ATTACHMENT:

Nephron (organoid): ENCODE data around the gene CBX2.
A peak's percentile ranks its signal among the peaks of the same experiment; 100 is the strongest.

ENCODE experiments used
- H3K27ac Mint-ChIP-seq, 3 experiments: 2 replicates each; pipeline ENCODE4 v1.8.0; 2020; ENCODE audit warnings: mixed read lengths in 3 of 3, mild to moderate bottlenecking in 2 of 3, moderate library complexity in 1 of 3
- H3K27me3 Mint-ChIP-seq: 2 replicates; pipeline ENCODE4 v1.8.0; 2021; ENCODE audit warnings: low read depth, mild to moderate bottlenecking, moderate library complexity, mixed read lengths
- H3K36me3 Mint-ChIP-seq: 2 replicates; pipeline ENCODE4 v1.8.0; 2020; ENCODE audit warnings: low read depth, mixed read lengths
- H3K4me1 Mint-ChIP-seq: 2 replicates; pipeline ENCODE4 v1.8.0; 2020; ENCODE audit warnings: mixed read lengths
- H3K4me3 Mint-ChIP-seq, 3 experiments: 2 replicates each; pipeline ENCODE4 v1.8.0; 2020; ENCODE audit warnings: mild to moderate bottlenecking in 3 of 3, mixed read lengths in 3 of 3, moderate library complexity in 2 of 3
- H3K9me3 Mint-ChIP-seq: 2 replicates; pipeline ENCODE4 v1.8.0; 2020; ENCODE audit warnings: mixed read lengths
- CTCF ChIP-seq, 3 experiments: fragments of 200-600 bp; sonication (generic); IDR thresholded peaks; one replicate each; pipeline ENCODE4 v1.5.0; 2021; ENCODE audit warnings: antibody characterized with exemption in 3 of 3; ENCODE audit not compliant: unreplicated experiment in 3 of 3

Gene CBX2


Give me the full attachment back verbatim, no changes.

Nephron (organoid): ENCODE data around the gene CBX2.
A peak's percentile ranks its signal among the peaks of the same experiment; 100 is the strongest.

ENCODE experiments used
- H3K27ac Mint-ChIP-seq, 3 experiments: 2 replicates each; pipeline ENCODE4 v1.8.0; 2020; ENCODE audit warnings: mixed read lengths in 3 of 3, mild to moderate bottlenecking in 2 of 3, moderate library complexity in 1 of 3
- H3K27me3 Mint-ChIP-seq: 2 replicates; pipeline ENCODE4 v1.8.0; 2021; ENCODE audit warnings: low read depth, mild to moderate bottlenecking, moderate library complexity, mixed read lengths
- H3K36me3 Mint-ChIP-seq: 2 replicates; pipeline ENCODE4 v1.8.0; 2020; ENCODE audit warnings: low read depth, mixed read lengths
- H3K4me1 Mint-ChIP-seq: 2 replicates; pipeline ENCODE4 v1.8.0; 2020; ENCODE audit warnings: mixed read lengths
- H3K4me3 Mint-ChIP-seq, 3 experiments: 2 replicates each; pipeline ENCODE4 v1.8.0; 2020; ENCODE audit warnings: mild to moderate bottlenecking in 3 of 3, mixed read lengths in 3 of 3, moderate library complexity in 2 of 3
- H3K9me3 Mint-ChIP-seq: 2 replicates; pipeline ENCODE4 v1.8.0; 2020; ENCODE audit warnings: mixed read lengths
- CTCF ChIP-seq, 3 experiments: fragments of 200-600 bp; sonication (generic); IDR thresholded peaks; one replicate each; pipeline ENCODE4 v1.5.0; 2021; ENCODE audit warnings: antibody characterized with exemption in 3 of 3; ENCODE audit not compliant: unreplicated experiment in 3 of 3

Gene CBX2